The Day the Universe Changed

The ancient texts go on to explain in detail, if in metaphorical language, how the birth of Christ has in itself opened the path to the true life of deification for every person:

"Come, let us greatly rejoice in the Lord, as we sing of this present mystery.  The middle wall of partition has been destroyed.  The flaming sword turns back.  The Cherubim withdraw from the Tree of Life.  And I partake of the delights of paradise from which I had been cast out through disobedience.  For the express image of the Father, the imprint of his eternity, takes on the form of a servant..."

And this miraculous rebirth extends to all of creation so that, in a real and physical sense (and everything in the ancient tradition is very "physical"), all of creation - rocks and trees, mountains and streams, the birds of the air and the fish of the sea - all of it "becomes" divine, filled with divine energy (a technical term in the ancient tradition) and supremely important.  If you're looking for a "green-friendly" theology, look no further.

It's Not About Salvation

As you may have noticed above, the birth of Jesus isn't just about salvation, but about something much greater.  And this fact, which the ancient Christian mystics and their modern successors have verified through their own spiritual experience, led them to a startling conclusion...

...God did not become man just to "save us from our sins".  God would have become man even if the fall had never happened and we didn't need help to escape our mortality.  In the words of the great mystic and theologian, St. Maximos the Confessor:

"This is the great hidden mystery.  This is the purpose for which all things were created.  It was with a view to this (God becoming man) that God brought forth all beings."  

In the words of the 14th century writer, Gregory Palamas, who successfully defended the ancient tradition from the the dualistic, body-hating tendencies (1) inherent in the emerging Western theology of his time:  "Hence the original creation of the human being, which was formed in the image of God, was for the sake of Christ, so that the human being should be able one day to make room for its archetype."  

What's the Big Deal?

Well, if you know anything at all about the conventional view of Christianity, you don't need to read this part, because the foregoing has just blown the doors off your world.  I guess what it comes down to is this.  Here we have the original, ancient version of Christianity, which claims:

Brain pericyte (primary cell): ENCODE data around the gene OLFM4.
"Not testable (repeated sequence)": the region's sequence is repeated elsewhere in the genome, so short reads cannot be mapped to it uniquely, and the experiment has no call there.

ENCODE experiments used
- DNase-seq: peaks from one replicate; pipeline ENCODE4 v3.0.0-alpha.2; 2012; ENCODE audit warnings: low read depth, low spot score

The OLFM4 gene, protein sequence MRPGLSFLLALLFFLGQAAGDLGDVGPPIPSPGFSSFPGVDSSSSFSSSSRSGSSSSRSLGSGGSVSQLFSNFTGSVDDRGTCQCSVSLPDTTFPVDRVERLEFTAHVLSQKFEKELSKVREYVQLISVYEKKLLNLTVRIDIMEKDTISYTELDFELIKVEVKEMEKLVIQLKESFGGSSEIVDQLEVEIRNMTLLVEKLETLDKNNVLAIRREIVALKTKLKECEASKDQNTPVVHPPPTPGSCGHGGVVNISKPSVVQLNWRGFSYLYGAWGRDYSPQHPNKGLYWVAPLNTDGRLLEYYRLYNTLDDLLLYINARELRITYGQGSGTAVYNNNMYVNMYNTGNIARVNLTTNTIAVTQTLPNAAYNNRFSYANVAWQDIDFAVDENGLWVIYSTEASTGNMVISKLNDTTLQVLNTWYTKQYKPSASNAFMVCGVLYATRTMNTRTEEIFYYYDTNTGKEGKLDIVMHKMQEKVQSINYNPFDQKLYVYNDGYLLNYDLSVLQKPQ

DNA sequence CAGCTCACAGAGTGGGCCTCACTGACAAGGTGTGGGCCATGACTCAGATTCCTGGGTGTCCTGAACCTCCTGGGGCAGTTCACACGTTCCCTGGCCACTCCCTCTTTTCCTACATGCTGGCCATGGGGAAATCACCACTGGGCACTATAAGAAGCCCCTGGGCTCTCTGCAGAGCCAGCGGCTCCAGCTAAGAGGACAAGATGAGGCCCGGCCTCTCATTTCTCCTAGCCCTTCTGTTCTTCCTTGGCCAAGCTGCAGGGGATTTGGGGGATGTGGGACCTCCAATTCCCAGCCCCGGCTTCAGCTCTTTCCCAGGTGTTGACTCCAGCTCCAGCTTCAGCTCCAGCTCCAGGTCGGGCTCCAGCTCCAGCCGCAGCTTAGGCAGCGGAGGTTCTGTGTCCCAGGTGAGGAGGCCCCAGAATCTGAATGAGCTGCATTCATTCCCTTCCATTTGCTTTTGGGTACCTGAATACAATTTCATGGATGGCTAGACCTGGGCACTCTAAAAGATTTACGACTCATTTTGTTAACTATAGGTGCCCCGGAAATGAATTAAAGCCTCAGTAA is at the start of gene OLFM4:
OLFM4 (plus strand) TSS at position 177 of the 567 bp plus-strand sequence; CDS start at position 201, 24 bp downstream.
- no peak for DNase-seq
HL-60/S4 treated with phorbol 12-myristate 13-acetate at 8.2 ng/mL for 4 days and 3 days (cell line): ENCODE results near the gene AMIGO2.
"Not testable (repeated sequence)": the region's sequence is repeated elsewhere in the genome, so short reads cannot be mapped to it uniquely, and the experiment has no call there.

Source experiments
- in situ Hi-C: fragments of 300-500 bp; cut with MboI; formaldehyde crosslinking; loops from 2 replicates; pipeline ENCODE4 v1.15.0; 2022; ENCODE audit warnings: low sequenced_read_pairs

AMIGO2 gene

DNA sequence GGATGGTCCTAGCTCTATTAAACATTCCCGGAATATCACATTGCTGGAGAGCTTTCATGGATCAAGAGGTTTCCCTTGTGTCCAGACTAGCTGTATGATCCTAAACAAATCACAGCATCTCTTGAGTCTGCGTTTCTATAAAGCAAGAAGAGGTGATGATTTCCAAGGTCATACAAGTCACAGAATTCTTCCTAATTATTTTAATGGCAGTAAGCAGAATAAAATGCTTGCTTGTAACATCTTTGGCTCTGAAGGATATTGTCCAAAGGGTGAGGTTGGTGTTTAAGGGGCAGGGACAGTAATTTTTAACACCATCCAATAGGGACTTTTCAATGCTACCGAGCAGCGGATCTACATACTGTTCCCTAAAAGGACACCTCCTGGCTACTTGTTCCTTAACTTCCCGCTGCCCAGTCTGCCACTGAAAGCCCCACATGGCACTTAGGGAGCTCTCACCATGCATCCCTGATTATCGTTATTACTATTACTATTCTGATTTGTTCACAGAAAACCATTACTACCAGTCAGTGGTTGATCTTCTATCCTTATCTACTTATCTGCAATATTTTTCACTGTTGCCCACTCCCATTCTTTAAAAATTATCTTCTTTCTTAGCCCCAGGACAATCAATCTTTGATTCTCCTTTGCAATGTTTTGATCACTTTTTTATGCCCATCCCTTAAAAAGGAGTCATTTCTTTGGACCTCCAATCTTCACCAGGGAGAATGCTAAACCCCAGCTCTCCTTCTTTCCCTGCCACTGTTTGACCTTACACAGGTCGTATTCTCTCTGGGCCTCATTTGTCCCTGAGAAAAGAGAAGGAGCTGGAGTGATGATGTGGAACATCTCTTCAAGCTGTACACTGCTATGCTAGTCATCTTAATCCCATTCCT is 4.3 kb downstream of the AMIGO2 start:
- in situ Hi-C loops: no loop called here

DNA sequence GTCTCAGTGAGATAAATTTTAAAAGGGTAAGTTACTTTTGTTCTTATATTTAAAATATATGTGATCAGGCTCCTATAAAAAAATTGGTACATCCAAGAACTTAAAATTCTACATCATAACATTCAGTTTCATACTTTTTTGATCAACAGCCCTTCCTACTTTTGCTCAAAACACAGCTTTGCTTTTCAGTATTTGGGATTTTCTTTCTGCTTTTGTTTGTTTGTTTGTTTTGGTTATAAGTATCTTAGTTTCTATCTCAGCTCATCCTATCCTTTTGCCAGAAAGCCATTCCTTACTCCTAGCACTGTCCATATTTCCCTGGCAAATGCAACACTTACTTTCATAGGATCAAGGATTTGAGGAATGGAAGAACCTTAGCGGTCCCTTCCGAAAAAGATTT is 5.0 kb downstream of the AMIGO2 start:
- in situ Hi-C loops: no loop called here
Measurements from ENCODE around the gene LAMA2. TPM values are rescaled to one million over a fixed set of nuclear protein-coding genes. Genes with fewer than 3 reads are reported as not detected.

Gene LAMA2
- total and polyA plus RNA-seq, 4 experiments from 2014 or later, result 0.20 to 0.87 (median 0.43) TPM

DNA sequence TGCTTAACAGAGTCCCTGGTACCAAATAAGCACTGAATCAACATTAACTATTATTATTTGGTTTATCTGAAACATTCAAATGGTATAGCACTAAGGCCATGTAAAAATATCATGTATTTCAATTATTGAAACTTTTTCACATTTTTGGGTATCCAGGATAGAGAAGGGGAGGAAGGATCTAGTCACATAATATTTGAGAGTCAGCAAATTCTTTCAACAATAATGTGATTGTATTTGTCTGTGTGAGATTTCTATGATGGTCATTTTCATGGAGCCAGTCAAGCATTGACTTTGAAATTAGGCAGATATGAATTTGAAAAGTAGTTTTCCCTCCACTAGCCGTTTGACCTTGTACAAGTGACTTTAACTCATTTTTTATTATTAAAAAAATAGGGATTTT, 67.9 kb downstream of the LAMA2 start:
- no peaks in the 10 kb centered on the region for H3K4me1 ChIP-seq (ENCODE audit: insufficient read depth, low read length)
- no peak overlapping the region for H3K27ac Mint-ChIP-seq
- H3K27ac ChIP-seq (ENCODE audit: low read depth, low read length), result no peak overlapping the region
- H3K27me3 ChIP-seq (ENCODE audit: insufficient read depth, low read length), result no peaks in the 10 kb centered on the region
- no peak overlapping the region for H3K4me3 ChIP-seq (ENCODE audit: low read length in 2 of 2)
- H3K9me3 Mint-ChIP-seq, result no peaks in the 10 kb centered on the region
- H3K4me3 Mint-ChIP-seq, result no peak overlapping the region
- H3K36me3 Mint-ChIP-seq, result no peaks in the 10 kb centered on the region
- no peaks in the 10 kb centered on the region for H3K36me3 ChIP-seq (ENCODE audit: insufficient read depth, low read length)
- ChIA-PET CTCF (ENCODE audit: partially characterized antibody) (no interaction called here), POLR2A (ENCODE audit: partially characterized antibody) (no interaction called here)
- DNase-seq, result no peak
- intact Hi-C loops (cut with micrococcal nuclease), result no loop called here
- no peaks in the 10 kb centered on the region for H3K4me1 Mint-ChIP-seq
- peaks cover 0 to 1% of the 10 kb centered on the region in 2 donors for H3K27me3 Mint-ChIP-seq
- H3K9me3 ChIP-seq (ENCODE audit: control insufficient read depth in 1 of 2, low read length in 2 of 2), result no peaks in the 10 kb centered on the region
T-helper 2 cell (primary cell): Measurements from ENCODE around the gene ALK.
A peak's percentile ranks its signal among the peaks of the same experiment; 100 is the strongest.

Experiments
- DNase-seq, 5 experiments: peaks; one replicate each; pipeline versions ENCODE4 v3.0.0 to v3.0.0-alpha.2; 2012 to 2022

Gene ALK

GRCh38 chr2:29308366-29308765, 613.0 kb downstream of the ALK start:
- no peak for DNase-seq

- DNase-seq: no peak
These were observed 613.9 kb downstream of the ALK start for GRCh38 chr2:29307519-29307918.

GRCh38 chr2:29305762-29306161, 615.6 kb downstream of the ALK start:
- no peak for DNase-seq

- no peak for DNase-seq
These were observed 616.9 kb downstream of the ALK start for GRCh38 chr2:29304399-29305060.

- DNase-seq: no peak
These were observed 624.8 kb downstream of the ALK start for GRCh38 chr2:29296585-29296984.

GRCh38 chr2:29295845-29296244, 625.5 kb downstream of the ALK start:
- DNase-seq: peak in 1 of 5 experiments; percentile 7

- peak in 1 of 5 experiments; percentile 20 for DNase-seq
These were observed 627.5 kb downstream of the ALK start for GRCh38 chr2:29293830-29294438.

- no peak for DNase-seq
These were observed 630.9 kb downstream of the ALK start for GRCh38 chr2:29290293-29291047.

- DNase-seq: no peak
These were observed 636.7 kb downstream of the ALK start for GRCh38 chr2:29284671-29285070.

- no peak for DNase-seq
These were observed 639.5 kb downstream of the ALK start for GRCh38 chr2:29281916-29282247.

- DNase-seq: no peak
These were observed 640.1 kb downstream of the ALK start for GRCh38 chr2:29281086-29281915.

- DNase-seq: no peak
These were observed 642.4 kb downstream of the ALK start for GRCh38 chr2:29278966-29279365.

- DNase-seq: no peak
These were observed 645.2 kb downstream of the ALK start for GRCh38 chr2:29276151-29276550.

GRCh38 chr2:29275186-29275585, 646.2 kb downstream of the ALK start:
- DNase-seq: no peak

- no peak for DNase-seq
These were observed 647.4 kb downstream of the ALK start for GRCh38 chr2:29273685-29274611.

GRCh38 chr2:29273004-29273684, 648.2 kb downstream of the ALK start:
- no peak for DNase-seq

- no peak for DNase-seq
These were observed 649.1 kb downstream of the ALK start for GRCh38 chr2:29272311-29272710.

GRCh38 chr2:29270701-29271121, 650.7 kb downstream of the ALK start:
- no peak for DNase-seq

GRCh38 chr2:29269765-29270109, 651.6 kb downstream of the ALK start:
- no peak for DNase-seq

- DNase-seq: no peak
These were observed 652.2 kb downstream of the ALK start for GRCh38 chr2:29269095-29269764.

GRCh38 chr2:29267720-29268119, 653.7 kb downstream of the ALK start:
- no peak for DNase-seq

• Jesus Christ is a divine person
  • By taking on a human body and soul, he transmitted divine, vivifying power to all humanity and through humanity to all of creation
  • So on the original Christmas day, the whole universe actually experienced a dramatic change 
  • By joining the divine and human organisms together, human beings were given the possibility of "becoming god" 
  • Joining the two natures together was the purpose for which everything was created 

It blows the mind....

Wishing you and yours a most blessed Christmas!

~ Dr. Symeon Rodger


  1. Dear Dr. Rodger:

    Thank you for this wonderful article. It certainly was eye-opening and I so appreciated hearing more about the real Christmas message. Wishing you blessings on your journey toward the One.


  2. Having first been exposed to Eastern theology thru the Markides book, 'Mountain of Silence' I've developed a new respect for the knowledge of the ancients. I've come to realize that so much of religion is actually keeping people from God. Modern western religion, especially fundamentalism. Christmas long ago lost it's enchantment for me. Your words are a reminder that the birth of Christ far and beyond any religion is the gift for All the world, much more than our egoic minds could possibly understand. Thanks for your blog, Happy Christmas :)

  3. didn't like my previous comment?
    Thank you so much for the lovely music - I especially enjoyed Nebo i Zemlya!